Dust generated from mine haul roads poses a severe health and safety threat to workers and the environment. Traditionally to control the dust, water has been applied on mine haul roads. Although environmentally friendly, water lasts for a limited duration due to evaporation. As a result, water has less longevity and requires consistent re-application, leading to an enormous waste of valuable water resources, especially in remote areas where most mine sites are located. Currently, chemical suppressant has been proven by most researchers as a better palliation agent in controlling dust, which is now adopted by many mining industries as a control measure. Among various environmental factors, the temperature of the atmosphere plays an important role in how effective a chemical suppressant is at dust retention on mine haul roads because temperature directly affects water evaporation. However, past and current research focuses only on the influence of hot temperatures on the performance of chemical suppressants without considering other temperatures (i.e., cold and normal room temperatures).
Human factor and human error in mining industry

Human factors (HF) play an important role in the mining and mineral industry; affecting operational and maintenance efficiency and safety. It is a well-known fact, even considering the introduction of new technologies and automation in this sector, that a significantly large proportion of total human errors (HEs) occur during the operation and maintenance phase. HE and HF in the mining and mineral industry is a subject which in the past has not been given the amount of attention that it deserves. The aim of this research was to provide a comprehensive literature review of HF across several industries. From this review, the impact of HF on operation and maintenance was summarized with a focus on what the mining industry is currently doing and what opportunities for additional efforts in the HF area are.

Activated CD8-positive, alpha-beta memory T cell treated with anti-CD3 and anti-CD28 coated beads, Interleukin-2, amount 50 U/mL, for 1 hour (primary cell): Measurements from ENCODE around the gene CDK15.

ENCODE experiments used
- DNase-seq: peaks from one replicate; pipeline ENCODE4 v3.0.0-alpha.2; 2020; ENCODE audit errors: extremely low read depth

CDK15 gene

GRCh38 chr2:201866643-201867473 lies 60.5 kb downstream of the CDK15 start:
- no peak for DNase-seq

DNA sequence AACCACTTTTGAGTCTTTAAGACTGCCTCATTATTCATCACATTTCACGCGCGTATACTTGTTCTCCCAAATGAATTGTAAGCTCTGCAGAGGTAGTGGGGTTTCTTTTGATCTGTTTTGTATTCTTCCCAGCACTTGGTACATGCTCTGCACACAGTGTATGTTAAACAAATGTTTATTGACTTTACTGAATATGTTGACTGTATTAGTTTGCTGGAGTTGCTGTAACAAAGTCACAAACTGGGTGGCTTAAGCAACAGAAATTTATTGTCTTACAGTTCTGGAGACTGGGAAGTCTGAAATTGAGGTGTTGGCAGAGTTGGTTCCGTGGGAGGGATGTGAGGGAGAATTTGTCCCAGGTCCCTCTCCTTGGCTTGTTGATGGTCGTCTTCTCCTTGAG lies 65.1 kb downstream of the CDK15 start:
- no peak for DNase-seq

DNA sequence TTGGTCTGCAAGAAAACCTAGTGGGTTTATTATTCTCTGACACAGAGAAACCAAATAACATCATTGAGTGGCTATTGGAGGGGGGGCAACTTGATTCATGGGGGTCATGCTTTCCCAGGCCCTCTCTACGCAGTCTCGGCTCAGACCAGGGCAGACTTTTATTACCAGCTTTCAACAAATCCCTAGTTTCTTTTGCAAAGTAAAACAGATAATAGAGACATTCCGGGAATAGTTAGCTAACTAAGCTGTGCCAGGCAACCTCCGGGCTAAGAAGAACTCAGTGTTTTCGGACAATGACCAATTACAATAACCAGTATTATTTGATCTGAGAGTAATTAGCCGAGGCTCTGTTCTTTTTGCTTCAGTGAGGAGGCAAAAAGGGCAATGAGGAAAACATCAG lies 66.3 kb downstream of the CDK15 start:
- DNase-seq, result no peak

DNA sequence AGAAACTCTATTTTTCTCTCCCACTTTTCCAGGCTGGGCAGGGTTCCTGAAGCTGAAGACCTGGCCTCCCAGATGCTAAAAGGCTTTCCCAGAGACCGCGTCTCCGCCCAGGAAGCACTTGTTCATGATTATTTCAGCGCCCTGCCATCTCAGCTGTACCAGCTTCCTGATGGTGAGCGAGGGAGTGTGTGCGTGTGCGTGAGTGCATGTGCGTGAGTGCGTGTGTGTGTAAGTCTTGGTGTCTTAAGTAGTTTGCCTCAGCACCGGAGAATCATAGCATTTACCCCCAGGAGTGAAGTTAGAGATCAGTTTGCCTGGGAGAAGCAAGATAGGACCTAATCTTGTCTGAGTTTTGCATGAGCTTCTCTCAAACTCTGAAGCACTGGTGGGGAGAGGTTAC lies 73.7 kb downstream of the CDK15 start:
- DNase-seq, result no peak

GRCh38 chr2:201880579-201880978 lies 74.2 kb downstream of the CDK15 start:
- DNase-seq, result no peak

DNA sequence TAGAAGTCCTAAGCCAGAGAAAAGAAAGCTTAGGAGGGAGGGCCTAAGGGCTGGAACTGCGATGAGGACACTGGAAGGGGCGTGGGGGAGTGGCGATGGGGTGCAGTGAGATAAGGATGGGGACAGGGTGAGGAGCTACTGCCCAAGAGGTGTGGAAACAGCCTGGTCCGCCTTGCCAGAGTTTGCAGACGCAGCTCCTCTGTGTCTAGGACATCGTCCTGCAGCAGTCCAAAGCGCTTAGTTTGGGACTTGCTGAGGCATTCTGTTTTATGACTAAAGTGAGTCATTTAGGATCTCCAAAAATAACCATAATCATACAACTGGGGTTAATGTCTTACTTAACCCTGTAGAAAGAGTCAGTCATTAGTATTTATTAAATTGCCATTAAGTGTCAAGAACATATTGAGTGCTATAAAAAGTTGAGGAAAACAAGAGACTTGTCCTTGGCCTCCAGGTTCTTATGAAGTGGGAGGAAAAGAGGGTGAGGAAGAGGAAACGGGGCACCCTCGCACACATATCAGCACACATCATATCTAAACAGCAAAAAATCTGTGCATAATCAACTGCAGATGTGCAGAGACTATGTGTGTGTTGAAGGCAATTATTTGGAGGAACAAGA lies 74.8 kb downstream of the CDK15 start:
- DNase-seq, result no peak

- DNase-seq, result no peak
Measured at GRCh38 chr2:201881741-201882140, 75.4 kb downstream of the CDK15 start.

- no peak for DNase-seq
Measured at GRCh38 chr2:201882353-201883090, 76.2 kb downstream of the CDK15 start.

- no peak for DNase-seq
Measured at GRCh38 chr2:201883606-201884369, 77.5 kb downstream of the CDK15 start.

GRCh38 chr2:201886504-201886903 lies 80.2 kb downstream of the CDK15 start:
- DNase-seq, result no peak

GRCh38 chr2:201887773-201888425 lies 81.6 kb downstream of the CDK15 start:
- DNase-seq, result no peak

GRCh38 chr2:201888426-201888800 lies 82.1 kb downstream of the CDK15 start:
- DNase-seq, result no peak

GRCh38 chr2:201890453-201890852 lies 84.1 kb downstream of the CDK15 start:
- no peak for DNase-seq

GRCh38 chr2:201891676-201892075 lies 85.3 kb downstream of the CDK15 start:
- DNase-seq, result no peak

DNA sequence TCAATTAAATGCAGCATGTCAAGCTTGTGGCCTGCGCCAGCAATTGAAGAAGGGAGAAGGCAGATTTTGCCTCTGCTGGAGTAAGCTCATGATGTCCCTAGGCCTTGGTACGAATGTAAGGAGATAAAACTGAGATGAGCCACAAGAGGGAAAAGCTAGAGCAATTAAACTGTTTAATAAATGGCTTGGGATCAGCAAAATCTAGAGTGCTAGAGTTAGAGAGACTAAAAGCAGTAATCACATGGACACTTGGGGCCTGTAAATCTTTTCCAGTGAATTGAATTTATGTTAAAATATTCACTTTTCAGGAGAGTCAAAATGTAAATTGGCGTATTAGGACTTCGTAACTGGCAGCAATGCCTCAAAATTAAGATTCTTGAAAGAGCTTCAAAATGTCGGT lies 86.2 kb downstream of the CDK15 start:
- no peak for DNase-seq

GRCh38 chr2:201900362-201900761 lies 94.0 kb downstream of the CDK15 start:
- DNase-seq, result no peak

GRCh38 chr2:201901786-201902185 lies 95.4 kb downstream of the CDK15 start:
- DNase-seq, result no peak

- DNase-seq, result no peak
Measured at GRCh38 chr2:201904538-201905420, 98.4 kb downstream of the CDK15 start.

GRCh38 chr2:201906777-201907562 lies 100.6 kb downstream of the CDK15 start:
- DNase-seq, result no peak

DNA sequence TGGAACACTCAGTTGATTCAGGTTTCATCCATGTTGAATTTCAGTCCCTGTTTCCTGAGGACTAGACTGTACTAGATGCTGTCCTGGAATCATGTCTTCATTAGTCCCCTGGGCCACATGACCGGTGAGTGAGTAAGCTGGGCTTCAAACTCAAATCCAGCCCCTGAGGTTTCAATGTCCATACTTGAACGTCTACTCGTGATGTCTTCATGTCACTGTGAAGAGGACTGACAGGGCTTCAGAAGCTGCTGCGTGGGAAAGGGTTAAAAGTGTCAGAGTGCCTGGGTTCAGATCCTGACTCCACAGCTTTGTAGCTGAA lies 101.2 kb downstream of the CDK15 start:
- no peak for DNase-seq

New approaches for reduction of energy and emissions in mining industry
The purpose of this research is to demonstrate how the mining industry can take a proactive role in reducing the intensity of its GHG emissions.  Reducing GHG emissions does not have to mean simply imposing extra costs; emissions reductions can actually be achieved along with increases in overall revenues and profits. Many mining companies are committed to reducing their GHG emissions. However, one of the key challenges that they face is the reality of increased stripping ratios and declining ore grades. Innovative approaches will need to be considered if mining companies are to achieve any reductions in energy consumption and GHG emissions.
Developing an approach to generate a watertight mesh adaptive with cavity monitoring system (CMS)
Analyzing stope monitoring data and modeling underground excavations is started with mesh generation on the data point sets. There are some noise and concavity at the monitoring data points creating an error in mesh generation and accuracy of stopes modeling. Current mesh generation methods and applications do not work accurately because they are not compatible with underground monitoring data and underground extraction methods. Available methods pose errors in modeling and design calculation such as stope volume that is very important in underground mine planning and scheduling. Therefore, we need a mesh generation method compatible with underground mining methods and adaptive with monitoring data. The recommended mesh generation approach in this project should be compatible mathematically with underground mining stope geometry and monitoring data set generating a watertight and accurate mesh.